And oh! if e'er I should forget, I swearBut that's impossible, and cannot be— Sooner shall this blue ocean melt to air,

Sooner shall earth resolve itself to sea, Than I resign thine image, oh, my fair!

Or think of anything excepting thee; A mind diseased no remedy can physic."

(Here the ship gave a lurch and he grew sea-sick.) "Sooner shall heaven kiss earth!" (Here he fell sicker.)


"Oh, Julia! what is every other woe?

(For God's sake let me have a glass of liquor;
Pedro, Battista, help me down below.)
Julia, my love! (you rascal, Pedro, quicker)
Oh, Julia! (this curst vessel pitches so)
Beloved Julia, hear me still beseeching!"
(Here he grew inarticulate with retching.)

He felt that chilling heaviness of heart,

Or rather stomach, which, alas! attends, Beyond the best apothecary's art,

The loss of love, the treachery of friends, Or death of those we dote on, when a part

Of us dies with them as each fond hope ends. No doubt he would have been much more pathetic, But the sea acted as a strong emetic.

Love's a capricious power: I've known it hold

Out through a fever caused by its own heat,
But be much puzzled by a cough and cold,
And find a quinsy very hard to treat;

Against all noble maladies he's bold,

But vulgar illnesses don't like to meet, Nor that a sneeze should interrupt his sigh, Nor inflammations redden his blind eye.

But worst of all is nausea, or a pain
About the lower region of the bowels;
Love, who heroically breathes a vein,

Shrinks from the application of hot towels,
And purgatives are dangerous to his reign,

Sea-sickness death. His love was perfect, how else Could Juan's passion, while the billows roar, Resist his stomach, ne'er at sea before?

-"Don Juan."

After Swimming the Hellespont

IF, in the month of dark December,
Leander, who was nightly wont
(What maid will not the tale remember?)
To cross thy stream, broad Hellespont;

If, when the wint'ry tempest roar'd,
He sped to Hero nothing loath,
And thus of old thy current pour'd,
Fair Venus! how I pity both!

For me, degenerate, modern wretch,
Though in the genial month of May,
My dripping limbs I faintly stretch,
And think I've done a feat to-day,

But since he crossed the rapid tide,
According to the doubtful story,
To woo-and-Lord knows what beside,
And swam for Love, as I for Glory;

'Twere hard to say who fared the best:

Sad mortals, thus the gods still plague you!

He lost his labour, I my jest;

For he was drowned, and I've the ague.

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STRANGER! behold, interred together,
The souls of learning and of leather.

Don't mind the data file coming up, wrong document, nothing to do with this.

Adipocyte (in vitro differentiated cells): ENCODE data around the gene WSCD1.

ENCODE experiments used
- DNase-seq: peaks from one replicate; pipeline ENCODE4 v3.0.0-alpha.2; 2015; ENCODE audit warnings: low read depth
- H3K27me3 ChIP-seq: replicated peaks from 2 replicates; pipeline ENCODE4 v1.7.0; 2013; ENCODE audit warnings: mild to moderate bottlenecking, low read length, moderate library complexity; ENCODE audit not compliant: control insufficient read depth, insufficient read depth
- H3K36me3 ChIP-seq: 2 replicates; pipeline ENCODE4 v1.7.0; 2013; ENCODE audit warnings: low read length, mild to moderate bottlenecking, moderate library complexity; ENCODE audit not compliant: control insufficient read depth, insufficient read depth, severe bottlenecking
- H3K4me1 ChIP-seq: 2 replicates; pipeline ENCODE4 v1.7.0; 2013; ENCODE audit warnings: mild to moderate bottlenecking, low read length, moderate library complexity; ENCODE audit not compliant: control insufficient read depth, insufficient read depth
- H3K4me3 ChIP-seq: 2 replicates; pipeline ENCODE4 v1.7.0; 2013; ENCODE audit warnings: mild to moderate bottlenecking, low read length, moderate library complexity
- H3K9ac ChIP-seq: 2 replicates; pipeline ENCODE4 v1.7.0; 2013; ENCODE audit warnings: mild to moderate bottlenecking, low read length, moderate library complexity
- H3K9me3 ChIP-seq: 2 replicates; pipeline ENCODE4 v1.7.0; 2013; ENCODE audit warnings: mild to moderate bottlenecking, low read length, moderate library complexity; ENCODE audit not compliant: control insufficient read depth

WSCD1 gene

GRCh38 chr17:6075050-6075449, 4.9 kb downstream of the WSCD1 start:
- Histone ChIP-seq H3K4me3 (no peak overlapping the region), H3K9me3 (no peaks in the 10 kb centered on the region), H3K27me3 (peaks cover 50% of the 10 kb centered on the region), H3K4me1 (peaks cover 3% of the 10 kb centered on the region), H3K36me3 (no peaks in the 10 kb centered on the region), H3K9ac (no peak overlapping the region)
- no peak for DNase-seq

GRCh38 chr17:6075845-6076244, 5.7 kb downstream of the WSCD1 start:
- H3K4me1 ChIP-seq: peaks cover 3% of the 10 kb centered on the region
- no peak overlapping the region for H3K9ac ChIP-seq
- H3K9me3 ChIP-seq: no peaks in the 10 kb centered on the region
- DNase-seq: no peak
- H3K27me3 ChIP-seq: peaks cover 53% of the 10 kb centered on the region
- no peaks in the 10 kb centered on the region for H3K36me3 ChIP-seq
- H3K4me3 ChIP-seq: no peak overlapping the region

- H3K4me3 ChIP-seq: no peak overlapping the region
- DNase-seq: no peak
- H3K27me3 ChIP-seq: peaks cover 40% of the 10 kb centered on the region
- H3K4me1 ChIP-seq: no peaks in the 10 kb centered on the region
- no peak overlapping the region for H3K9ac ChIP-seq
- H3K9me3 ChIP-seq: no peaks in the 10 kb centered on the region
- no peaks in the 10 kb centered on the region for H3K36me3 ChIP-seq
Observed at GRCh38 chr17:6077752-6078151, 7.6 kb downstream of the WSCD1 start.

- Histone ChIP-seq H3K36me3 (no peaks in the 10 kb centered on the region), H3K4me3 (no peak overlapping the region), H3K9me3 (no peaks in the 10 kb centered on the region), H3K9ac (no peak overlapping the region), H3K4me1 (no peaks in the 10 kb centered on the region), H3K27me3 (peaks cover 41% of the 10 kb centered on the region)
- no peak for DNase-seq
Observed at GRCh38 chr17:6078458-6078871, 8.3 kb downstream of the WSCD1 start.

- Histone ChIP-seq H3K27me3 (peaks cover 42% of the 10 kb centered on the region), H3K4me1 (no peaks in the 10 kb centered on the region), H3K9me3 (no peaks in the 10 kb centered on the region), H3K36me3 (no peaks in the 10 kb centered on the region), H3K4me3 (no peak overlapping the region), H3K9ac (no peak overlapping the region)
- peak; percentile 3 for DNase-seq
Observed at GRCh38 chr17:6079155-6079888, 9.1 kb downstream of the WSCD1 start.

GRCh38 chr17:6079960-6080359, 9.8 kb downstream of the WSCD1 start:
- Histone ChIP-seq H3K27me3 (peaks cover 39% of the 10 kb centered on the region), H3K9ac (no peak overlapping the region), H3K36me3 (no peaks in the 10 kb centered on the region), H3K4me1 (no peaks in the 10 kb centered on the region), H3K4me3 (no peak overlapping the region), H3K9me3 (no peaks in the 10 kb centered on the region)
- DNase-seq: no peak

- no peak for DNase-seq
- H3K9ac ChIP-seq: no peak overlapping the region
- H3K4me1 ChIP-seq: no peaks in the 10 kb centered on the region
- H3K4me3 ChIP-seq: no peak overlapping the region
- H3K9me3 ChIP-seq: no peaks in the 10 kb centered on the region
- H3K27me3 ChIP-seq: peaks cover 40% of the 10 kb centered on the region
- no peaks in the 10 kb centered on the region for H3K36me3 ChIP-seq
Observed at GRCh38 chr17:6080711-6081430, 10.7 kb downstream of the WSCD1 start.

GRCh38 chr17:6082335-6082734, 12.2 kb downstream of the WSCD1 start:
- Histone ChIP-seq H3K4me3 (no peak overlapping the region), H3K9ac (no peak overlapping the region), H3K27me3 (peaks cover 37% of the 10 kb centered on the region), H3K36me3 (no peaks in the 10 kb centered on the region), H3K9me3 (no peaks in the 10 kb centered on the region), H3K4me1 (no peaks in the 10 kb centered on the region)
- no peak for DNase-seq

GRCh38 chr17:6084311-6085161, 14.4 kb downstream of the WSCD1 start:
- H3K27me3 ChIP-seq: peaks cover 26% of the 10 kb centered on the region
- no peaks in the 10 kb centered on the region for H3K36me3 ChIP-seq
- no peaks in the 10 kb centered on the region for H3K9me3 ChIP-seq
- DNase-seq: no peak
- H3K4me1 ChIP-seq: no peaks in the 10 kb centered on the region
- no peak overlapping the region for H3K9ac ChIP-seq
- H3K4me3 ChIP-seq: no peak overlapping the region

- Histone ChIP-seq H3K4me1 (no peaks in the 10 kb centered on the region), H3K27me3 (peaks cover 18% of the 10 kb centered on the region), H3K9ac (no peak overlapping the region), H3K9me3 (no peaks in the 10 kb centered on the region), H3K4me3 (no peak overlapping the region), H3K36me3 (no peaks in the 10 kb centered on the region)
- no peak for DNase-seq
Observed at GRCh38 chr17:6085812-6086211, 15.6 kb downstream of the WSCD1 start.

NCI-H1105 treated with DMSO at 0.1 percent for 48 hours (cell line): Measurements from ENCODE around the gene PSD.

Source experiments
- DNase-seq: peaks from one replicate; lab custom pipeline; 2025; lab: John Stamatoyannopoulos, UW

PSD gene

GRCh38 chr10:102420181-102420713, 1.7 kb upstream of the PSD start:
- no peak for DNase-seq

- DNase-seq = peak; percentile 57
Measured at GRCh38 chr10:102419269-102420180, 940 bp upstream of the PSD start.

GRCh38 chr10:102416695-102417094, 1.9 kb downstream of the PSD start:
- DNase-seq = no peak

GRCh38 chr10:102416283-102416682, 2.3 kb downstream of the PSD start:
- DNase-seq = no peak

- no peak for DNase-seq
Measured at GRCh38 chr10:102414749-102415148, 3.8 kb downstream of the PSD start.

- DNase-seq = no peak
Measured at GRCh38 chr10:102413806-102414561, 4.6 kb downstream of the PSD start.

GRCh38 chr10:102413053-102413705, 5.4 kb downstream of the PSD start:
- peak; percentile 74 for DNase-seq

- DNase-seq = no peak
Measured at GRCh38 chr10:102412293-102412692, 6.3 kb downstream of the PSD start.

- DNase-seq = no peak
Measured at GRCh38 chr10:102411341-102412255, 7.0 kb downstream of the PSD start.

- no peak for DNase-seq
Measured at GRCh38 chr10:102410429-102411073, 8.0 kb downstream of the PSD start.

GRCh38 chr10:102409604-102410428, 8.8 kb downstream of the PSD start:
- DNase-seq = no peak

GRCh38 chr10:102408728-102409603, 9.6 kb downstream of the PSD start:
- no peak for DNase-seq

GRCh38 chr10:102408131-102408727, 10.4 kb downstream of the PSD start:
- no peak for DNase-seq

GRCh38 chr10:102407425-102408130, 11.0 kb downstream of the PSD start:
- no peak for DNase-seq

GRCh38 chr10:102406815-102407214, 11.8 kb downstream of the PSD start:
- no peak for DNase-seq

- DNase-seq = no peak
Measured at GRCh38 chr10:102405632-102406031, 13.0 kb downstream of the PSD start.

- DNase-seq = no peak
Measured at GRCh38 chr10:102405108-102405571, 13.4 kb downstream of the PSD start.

Poor Joe is gone, but left his all:
You'll find his relics in a stall.

His works were neat, and often found
Well stitched, and with morocco bound.
Tread lightly-where the bard is laid
He cannot mend the shoe he made;
Yet is he happy in his hole,
With verse immortal as his sole.
But still to business he held fast,
And stuck to Phoebus to the last.
Then who shall say so good a fellow
Was only "leather and prunella"?
For character-he did not lack it;
And if he did, 'twere shame to Black-it."


Michael's Call for Witnesses

Now Satan turned and waved his swarthy hand,
Which stirred with its electric qualities
Clouds farther off than we can understand,

Although we find them sometimes in our skies; Infernal thunder shook both sea and land

In all the planets, and hell's batteries.
Let off the artillery, which Milton mentions
As one of Satan's most sublime inventions.

This was a signal unto such damned souls

As have the privilege of their damnation Extended far beyond the mere controls

Of worlds past, present, or to come; no station Is theirs particularly in the rolls

Of hell assigned; but where their inclination Or business carries them in search of game, They may range freely-being damned the same.

They're proud of this-as very well they may,
It being a sort of knighthood, or gilt key
Stuck in their loins; or like to an entrée

Up the back stairs, or such freemasonry.
I borrow my comparisons from clay,

Being clay myself. Let not those spirits be Offended with such base low likenesses; We know their posts are nobler far than these.

When the great signal ran from heaven to hell-
About ten million times the distance reckoned
From our sun to its earth, as we can tell

How much time it takes up, even to a second,
For every ray that travels to dispel

The fogs of London, through which, dimly beaconed, The weather-cocks are gilt some thrice a year,

If that the summer is not too severe


say that I can tell-'twas half a minute:
I know the solar beams take up more time

Ere, packed up for their journey, they begin it;
But then their telegraph is less sublime,

And if they ran a race, they would not win it

'Gainst Satan's couriers bound for their own clime.

The sun takes up some years for every ray
To reach its goal-the devil not half a day.

Upon the
verge of space, about the size
Of half-a-crown, a little speck appeared
(I've seen a something like it in the skies
In the Ægean, ere a squall); it neared
And growing bigger, took another guise;

Like an aerial ship it tacked, and steered,
Or was steered (I am doubtful of the grammar

Of the last phrase, which makes the stanza stammer—

But take your choice); and then it grew a cloud;
And so it was-a cloud of witnesses.

But such a cloud! No land e'er saw a crowd
Of locusts numerous as the heavens saw these;

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